The Criterion Collection has re-released Soderbergh’s masterpiece, Traffic. The critically acclaimed, Oscar-winning film weaves together three stories about different aspects of America’s War on Drugs.
Michael Douglas plays Ohio judge Robert Wakefield, who is appointed as the drug czar. He is ready to fight the war hard and win it, but he has no idea the size and scope of the battlefield, which is why he is surprised to discover his home is in occupied territory. In San Diego, Catherine Zeta-Jones lives a wealthy, comfortable lifestyle and is completely unaware that it is financed by her husband’s drug-smuggling until he is taken away from their home in handcuffs by the DEA. Having to deal with maxxed out credit cards, tax liens, and being shunned by her friends would be a tough ordeal for any woman, but when the life of her young child is threatened by men her husband owes $3 million to, she has to make hard choices she never considered before. In Mexico, Benicio Del Toro is a state policeman who along with his partner discovers that the work to take down the Obregon brothers’ drug cartel wasn’t to make the streets of Tijuana safer, but to eliminate competition.
The film is absolutely brilliant on all levels. The screenplay is able to keep all three plotlines captivating by creating believable characters for this talented ensemble to portray. And what an ensemble it is. This is the film that subscribes to the motto that there are no small roles because even characters that make brief appearance come across as fully formed, as if the story might follow them at any time. The cinematography by Soderbergh, credited as Peter Andrews, is masterful. The three storylines each have their own look, using light and film stock to set the mood and help the viewer follow along. Ohio is tinted blue; Mexico is yellow and grainy; San Diego is bright and colorful. Each one adds something different to the story being told.
Five years later, it is still one of the best films of the decade. Its Best Picture loss to Gladiator becomes harder to understand with each day that passes. Because the film retains its power and its craftsmanship is of such a high quality, it makes sense that the DVD was entrusted in the hands of The Criterion Collection. They set the standard for what to expect in bonus features back in 1984 with their first laserdisc releases.
A number of the filmmakers of their releases are deceased, so film historians and scholars perform the commentary tracks. Alongside rare interviews and other archival footage, Criterion provides what amounts to a film class about an artist and his work. The features on the two-DVD set of Traffic are so extensive and so informative that after viewing all of them, you may be eligible for a film school certification.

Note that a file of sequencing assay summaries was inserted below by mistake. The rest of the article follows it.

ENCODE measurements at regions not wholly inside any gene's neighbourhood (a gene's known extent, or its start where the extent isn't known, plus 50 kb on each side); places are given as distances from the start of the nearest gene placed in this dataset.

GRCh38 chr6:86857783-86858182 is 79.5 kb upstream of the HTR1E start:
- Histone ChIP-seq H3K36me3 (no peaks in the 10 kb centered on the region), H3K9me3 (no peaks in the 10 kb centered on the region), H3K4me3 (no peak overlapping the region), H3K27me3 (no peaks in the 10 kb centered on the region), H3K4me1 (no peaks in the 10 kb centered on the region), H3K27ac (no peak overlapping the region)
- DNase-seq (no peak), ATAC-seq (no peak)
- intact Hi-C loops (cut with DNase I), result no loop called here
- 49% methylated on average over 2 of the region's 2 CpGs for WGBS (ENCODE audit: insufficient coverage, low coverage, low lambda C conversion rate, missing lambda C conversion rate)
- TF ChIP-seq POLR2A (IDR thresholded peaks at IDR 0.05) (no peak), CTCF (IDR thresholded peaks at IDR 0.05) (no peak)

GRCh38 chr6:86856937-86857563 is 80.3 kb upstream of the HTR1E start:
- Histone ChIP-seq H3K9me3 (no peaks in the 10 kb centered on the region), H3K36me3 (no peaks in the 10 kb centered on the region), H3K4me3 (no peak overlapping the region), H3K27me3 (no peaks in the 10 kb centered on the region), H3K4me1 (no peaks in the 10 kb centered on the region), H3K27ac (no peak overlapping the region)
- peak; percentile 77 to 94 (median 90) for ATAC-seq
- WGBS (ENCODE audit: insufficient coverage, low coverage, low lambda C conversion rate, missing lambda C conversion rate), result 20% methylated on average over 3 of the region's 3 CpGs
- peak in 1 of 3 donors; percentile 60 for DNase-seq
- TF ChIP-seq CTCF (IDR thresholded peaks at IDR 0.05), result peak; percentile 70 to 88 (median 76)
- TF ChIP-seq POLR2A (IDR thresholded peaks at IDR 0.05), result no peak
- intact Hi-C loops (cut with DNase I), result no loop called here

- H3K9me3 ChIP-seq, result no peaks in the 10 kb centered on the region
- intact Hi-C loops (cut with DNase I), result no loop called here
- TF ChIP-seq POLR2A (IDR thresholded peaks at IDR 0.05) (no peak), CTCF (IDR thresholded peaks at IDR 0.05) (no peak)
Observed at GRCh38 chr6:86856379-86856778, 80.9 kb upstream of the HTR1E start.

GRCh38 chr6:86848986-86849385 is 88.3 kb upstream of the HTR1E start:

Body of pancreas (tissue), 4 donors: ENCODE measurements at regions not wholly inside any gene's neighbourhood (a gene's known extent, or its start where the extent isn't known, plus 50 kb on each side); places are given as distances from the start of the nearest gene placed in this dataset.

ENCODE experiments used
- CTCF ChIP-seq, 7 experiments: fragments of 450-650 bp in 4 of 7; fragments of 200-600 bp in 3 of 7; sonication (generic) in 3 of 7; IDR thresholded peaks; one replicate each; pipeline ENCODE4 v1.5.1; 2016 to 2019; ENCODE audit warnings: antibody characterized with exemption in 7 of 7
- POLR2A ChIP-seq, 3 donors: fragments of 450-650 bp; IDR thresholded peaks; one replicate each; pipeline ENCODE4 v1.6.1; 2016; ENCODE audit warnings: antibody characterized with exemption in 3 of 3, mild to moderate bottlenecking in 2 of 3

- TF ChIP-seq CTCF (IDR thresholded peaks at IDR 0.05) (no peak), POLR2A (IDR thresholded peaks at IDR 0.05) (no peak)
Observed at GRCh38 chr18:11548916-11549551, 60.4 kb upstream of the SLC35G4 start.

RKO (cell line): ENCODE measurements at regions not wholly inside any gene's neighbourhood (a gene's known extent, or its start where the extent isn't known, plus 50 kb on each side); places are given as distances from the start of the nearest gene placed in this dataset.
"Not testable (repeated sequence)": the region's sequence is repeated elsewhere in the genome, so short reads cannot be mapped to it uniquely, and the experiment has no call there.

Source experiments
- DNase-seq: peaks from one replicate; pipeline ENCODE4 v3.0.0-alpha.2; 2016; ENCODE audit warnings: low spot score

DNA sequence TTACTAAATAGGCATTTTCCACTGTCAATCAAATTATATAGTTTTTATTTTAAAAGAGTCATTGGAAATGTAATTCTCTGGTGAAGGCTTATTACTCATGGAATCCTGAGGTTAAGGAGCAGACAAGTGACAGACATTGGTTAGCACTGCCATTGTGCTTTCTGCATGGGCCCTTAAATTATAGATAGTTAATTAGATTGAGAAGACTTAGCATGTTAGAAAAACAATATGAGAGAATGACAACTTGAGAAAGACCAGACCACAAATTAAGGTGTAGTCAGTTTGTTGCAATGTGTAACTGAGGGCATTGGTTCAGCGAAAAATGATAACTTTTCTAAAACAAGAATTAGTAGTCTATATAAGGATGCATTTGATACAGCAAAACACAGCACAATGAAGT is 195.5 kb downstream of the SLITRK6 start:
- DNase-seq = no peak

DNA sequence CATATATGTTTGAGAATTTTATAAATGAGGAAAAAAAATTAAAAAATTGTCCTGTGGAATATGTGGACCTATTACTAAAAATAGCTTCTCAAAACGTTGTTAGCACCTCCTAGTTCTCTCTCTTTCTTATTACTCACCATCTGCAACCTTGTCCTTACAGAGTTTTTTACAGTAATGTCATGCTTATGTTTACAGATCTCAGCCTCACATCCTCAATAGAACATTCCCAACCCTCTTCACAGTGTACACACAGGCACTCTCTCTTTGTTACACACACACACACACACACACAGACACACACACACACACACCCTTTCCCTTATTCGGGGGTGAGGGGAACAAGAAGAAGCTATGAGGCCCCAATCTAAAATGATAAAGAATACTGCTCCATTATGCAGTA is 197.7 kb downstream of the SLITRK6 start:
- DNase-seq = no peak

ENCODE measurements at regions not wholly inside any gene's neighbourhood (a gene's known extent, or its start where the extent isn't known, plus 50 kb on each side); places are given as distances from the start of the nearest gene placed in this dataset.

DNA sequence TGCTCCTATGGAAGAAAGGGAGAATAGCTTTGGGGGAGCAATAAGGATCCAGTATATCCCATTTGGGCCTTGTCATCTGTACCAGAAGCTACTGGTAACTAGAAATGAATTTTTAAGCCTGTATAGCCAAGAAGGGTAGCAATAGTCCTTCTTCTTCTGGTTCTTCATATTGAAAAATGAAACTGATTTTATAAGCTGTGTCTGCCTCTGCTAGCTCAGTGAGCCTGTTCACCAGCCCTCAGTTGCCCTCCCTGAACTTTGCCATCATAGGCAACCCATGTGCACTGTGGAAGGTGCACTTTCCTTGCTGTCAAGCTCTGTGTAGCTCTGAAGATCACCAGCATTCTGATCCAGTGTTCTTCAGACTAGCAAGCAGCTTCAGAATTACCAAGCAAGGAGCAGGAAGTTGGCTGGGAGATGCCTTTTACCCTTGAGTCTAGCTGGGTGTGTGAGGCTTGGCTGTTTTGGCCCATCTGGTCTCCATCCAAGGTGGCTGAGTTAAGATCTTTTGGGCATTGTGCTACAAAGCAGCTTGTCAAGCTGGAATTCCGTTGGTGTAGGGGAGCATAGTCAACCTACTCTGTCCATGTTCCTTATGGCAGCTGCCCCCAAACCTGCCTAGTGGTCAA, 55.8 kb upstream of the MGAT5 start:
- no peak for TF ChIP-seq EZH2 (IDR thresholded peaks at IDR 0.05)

One commentary track is by Soderbergh and Gaghan, who discuss the work that went into the script. Soderbergh also spends time discussing his use of lens, lights and filters. A second track features producers Laura Bickford, Edward Zwick, and Marshall Herskovitz. They reveal more of the financial aspects and business dealings that it takes to make the film. They are joined separately by two men who provide a lot of background to the factual material Traffic is based on. Tim Golden is a Pulitzer Prize-winning journalist for The New Your Times. Craig Cheritien is a former DEA Chief of Intelligence. He provides great insight into the police and federal agents who are involved in the War on Drugs. The third track is by Cliff Martinez, the composer. He talks about his music in the film and what he was trying to achieve with it. He uses an isolated music track to bring focus to his work. I had not heard of a commentary track like this before and found it fascinating because music in film is usually in the background. It’s a great asset for filmmakers and musicians to learn about synthesizing the elements.
Disc Two is filled with more intensive film studies. Soderbergh and Gaghan provide commentary for 25 deleted scenes. Additional footage of different scenes can be viewed from multiple angles. Demonstrations include film processing, which shows the five steps involved it took from the dailies to the answer print to achieve the “Mexico” look, film editing with commentary by editor Stephen Mirrone as he explains what he looks for as he builds a scene, and dialogue editing with supervising sound editor Larry Blake.
All the extras and specs from both discs look the same as the 2002 release, so I’m not certain what the purpose of the re-release is, but it makes for a great reason to remind people of this film.
If you’ve never seen Traffic, do yourself a favor and make it the next thing you watch. If you are intrigued about how films are made, then buy this set and revel in it. If you love film and don’t own it, you don’t really love film.